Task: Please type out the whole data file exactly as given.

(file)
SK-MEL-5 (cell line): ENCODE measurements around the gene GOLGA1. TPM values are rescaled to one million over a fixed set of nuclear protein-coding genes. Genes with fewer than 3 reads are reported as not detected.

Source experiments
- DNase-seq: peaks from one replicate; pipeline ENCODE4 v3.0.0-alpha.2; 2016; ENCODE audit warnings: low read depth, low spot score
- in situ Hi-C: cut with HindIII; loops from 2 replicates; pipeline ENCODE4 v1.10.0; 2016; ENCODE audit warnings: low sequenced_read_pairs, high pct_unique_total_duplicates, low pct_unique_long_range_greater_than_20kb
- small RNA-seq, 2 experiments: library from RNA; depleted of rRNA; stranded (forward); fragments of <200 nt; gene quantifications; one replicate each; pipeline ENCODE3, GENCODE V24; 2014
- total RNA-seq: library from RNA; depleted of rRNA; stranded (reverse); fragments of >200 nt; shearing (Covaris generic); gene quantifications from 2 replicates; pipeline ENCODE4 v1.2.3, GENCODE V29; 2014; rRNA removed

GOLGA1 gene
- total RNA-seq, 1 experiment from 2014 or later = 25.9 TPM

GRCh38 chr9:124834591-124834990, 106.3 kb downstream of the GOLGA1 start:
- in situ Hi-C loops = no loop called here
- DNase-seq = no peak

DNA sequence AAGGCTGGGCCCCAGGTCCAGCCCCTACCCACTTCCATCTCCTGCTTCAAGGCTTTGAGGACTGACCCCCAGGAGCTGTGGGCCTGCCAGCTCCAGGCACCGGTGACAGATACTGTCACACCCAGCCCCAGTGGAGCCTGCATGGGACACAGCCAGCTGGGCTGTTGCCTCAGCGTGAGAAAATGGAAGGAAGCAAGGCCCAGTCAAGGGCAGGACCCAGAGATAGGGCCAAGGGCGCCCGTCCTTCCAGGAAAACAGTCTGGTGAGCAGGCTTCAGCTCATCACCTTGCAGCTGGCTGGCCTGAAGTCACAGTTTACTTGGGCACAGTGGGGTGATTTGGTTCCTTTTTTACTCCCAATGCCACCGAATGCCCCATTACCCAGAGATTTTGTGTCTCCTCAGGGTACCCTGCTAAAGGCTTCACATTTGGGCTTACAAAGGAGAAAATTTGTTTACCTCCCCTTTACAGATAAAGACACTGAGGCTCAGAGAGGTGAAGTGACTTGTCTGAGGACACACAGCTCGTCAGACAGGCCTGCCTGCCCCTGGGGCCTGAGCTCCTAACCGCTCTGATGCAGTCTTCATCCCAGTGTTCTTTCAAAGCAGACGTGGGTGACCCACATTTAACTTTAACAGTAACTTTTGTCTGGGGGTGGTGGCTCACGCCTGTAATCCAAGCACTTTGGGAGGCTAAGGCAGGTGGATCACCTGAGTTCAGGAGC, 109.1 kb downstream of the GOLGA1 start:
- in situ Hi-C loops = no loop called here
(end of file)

SK-MEL-5 (cell line): ENCODE measurements around the gene GOLGA1. TPM values are rescaled to one million over a fixed set of nuclear protein-coding genes. Genes with fewer than 3 reads are reported as not detected.

Source experiments
- DNase-seq: peaks from one replicate; pipeline ENCODE4 v3.0.0-alpha.2; 2016; ENCODE audit warnings: low read depth, low spot score
- in situ Hi-C: cut with HindIII; loops from 2 replicates; pipeline ENCODE4 v1.10.0; 2016; ENCODE audit warnings: low sequenced_read_pairs, high pct_unique_total_duplicates, low pct_unique_long_range_greater_than_20kb
- small RNA-seq, 2 experiments: library from RNA; depleted of rRNA; stranded (forward); fragments of <200 nt; gene quantifications; one replicate each; pipeline ENCODE3, GENCODE V24; 2014
- total RNA-seq: library from RNA; depleted of rRNA; stranded (reverse); fragments of >200 nt; shearing (Covaris generic); gene quantifications from 2 replicates; pipeline ENCODE4 v1.2.3, GENCODE V29; 2014; rRNA removed

GOLGA1 gene
- total RNA-seq, 1 experiment from 2014 or later = 25.9 TPM

GRCh38 chr9:124834591-124834990, 106.3 kb downstream of the GOLGA1 start:
- in situ Hi-C loops = no loop called here
- DNase-seq = no peak

DNA sequence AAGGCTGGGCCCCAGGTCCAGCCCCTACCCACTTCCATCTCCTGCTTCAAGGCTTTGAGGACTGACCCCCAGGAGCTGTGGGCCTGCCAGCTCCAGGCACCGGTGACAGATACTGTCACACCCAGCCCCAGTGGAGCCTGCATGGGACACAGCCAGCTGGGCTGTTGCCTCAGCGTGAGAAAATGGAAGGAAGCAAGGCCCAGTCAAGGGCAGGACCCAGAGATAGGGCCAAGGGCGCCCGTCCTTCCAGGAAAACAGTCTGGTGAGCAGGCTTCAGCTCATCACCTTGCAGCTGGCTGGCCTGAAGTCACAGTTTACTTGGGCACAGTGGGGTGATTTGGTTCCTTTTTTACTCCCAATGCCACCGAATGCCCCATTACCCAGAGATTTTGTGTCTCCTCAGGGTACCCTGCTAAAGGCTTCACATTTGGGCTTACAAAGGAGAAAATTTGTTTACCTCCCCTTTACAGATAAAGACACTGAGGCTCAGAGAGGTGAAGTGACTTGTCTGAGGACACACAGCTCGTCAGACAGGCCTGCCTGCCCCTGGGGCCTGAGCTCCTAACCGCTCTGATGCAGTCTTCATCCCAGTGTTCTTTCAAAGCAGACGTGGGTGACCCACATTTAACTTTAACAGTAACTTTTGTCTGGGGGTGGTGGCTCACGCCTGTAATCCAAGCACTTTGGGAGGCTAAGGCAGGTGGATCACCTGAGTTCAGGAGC, 109.1 kb downstream of the GOLGA1 start:
- in situ Hi-C loops = no loop called here